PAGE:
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What is Cancer Proteomics?

Proteomics Video imageThe term "proteome" refers to the entire complement of proteins, including the modifications made to a particular set of proteins, produced by an organism or a cellular system. This will vary with time and distinct requirements, such as stresses, that a cell or organism undergoes. The term "proteomics" is a large-scale comprehensive study of a specific proteome, including information on protein abundances, their variations and modifications, along with their interacting partners and networks, in order to understand cellular processes. “Clinical proteomics” is a sub-discipline of proteomics that involves the application of proteomic technologies on clinical specimens such as blood. Cancer, in particular, is a model disease for applying such technologies to identify unique biosignatures and biomarkers responsible for the diagnosis, prognosis and therapeutic prediction of such disease. Biomarkers are biological molecules found in blood, other body fluids, or tissues that are a sign of a normal or abnormal process, or of a condition or disease. They may also be used to see how well the body responds to a treatment for a disease or condition.

Why Proteomics?

The greatest promise for the detection and treatment of cancer lies in the deep understanding of molecular basis for disease initiation, progression and efficacious treatment based on the discovery of unique biomarkers. Although progress in cancer genomics has been rapid during the past few years, it only provides us with a glimpse of what may occur as dictated by the genetic code. In reality, we still need to measure what is happening in a patient in real time, which means finding tell-tale proteins that provide insight into the biological processes of cancer development. This is because genes are only the "recipes" of the cell, while the proteins encoded by the genes are ultimately the functional players that drive both normal and disease physiology.

Complexity of translating a gene to a protein

The accessibility of cancer-related proteins in tissues and bodily fluids has triggered extensive protein-focused research for the hunt of “biomarkers.” Proteomics has the ability to interrogate a variety of biospecimens for their protein contents and accurately measure the concentrations of these proteins. This can provide scientists and clinicians with a powerful tool to understand the different processes involved in cancer development and progression in hope to identify biomarkers specific for these cellular processes along with those indicating efficacious therapeutic intervention.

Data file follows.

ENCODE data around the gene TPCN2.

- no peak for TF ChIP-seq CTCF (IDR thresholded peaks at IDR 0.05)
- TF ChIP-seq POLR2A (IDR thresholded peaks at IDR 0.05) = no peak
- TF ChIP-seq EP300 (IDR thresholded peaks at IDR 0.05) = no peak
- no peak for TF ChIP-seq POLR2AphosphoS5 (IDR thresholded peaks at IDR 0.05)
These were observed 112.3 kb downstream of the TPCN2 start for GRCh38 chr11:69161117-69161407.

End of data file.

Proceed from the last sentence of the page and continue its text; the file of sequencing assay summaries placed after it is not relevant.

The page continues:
What are the unique challenges for proteomics compared to genomics?

The biggest conceptual challenge inherent in proteomics lies in the proteome's increased degree of complexity compared to the genome. For example:

  • One gene can encode more than one protein (even up to 1,000). The human genome contains about 21,000 protein-encoding genes, but the total number of proteins in human cells is estimated to be between 250,000 to one million.
  • Proteins are dynamic. Proteins are continually undergoing changes, e.g., binding to the cell membrane, partnering with other proteins to form complexes, or undergoing synthesis and degradation. The genome, on the other hand, is relatively static.
  • Proteins are co- and post-translationally modified. As a result, the types of proteins measured can vary considerably from one person to another under different environmental conditions, or even within the same person at different ages or states of health. Additionally, certain modifications can regulate the dynamics of proteins.
  • Proteins exist in a wide range of concentrations in the body. For example, the concentration of the protein albumin in blood is more than a billion times greater than that of interleukin-6, making it extremely difficult to detect the low abundance proteins in a complex biological matrix such as blood. Scientists believe that the most important proteins for cancer may be those found in the lowest concentrations.

Proteomics as the Bridge between Genomics and Biology

In order to better understand cancer biology and to accelerate the development of both cancer diagnostics and therapeutics, biological insight from genomic analysis is being integrated with the analysis of protein content in tumor cells. By understanding the protein components resulting from genetic aberrations in cancer, scientists can begin to piece together what changes are occurring in a cancer proteome. Based upon the progress made in the reproducibility and transferability of proteomic workflows and methodology in the Clinical Proteomic Technologies for Cancer initiative launched in 2006, Clinical Proteomic Tumor Analysis Consortium (CPTAC), is to link cancer genome to proteome by systematically analyzing the protein content of tumors of which there is comprehensive genomic characterization from initiatives such as The Cancer Genome Atlas. This integrative approach will produce a deeper understanding of cancer biology, with high-quality datasets, reagents, and analytically validated quantitative assays to be made publicly available.